Editor’s note: Listen Up is a Q&A featuring locals in the arts and culture community.
This week: Arthur Grothe, a UW-Eau Claire theater professor who is directing the department’s production of “She Kills Monsters.” The show runs at 7:30 p.m. Tuesday through Saturday and 1:30 p.m. Saturday and Sunday, Dec. 16, at Pablo Center at the Confluence’s Jamf Theatre, 128 Graham Ave.
What is “She Kills Monsters” about?
It follows the journey of Agnes Evans, and it starts off very sad, but ... it’s actually very funny. The beginning is she lost her sister and parents in a car accident. In cleaning out her sister’s room, she comes across a “Dungeons & Dragons” journal. She knows it was something her sister was really into, but she never really got into it, so she finds somebody to teach her how to play it.
From there, it becomes Agnes’ journey, not just through the game, but navigating through her own grief and how she comes to terms with the death of her family. “Dungeons & Dragons” is just a vehicle to tell the story, rather than a focal point.
Why did the department select this show?
We were looking for something that gave us some creative freedom to play, and, because this is the first show we’re doing in the Jamf Theatre (at Pablo Center), how do we use that space?
And it’s a show that gives us a chance to flex our creative muscles. We staged it in-the-round with our audience all around us and four screens on each side, along with projections on the floor. That’s a unique challenge.
What do you enjoy about this show?
It plays in some ways with what theater as an art form can be. It’s fantastical at some moments and really grounded and realistic in others. The playwright is really pushing the envelope in what it means to do theater: How can we tell these poignant stories in creative and engaging ways?
What is difficult about directing this show?
We have to fight a number of fantastical creatures like a giant gelatinous cube, a five-headed dragon, a dark elf and a demon queen. So what line do we draw in terms of is this more campy, more serious, realistic or a little more playful? In a couple of those moments, we skew in a few directions.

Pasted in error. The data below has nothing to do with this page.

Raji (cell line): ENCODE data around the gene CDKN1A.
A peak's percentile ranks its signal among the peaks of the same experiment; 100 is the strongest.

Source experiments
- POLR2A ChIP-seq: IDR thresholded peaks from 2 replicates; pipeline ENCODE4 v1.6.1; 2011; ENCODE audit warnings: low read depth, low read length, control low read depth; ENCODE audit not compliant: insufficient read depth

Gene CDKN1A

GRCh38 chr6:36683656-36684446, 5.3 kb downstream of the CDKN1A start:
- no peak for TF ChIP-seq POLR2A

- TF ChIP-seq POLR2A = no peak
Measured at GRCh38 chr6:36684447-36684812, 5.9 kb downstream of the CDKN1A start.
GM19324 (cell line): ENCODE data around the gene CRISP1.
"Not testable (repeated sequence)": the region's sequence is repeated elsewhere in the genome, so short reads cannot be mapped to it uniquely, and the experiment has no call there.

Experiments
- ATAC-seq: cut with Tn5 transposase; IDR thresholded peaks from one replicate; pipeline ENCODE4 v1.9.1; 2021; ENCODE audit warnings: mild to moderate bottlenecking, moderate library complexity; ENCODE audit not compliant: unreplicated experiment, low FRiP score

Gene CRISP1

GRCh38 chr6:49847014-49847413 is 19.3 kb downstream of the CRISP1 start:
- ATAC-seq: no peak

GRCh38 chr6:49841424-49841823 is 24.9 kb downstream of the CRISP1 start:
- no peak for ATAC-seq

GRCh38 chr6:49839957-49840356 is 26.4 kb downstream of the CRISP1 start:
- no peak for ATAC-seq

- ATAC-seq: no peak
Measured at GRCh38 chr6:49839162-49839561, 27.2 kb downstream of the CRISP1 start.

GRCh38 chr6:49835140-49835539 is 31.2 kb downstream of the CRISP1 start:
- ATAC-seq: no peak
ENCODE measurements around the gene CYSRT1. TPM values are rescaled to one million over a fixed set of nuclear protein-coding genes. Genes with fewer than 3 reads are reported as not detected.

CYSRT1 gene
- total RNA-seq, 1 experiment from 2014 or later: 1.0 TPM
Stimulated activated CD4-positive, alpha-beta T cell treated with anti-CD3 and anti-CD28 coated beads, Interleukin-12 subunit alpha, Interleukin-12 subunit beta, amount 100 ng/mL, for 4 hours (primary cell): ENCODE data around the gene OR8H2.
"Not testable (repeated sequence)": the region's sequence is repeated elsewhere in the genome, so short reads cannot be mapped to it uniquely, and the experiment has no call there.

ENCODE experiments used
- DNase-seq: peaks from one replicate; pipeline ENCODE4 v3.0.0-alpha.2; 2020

In terms of staging, in-the-round is a challenge because you’re trying to keep actors moving so people are getting different perspectives. No matter where we put somebody, they are going to have their backs to someone. How do we move them in a way that seems somewhat justified?
And finding a balance between the moments of humor and moments of great gravitas. There are several scenes with the sisters that exist between not quite reality and not quite fantasty that get to some poignant scenes in Agnes’ grieving process.
Have you answered any of those questions?
I think so. Some of it will be lighting, some will be the set.
The group of student actors really jumped in head first and committed a ton of energy and time. One of the ways we’ve accomplished so much is that group as a cast has really come together, supported and encouraged each other.
Are you excited about performing in the Jamf Theatre?
Part of what we wanted to do with the first show in there is choose something that could take advantage of the flexibility of the space and reimagine what it could be for the time we’re in there. That’s already been accomplished in terms of how we’re setting the stage up and technical elements. I’m excited to see where else we can go with it.
Why should people come to the show?
It’s important, especially for people who are LGBTQ. Without giving anything else away, that also is a huge component in this show.
It gets to poignant issues of identity and some revalations Agnes didn’t really know about her sister. There’s a great, truthful human story at its heart. It gives the audience a chance to engage in their imaginations with all the spectacle that will accompany it. But it’s not spectacle for the spectacle’s sake.
— Katy Macek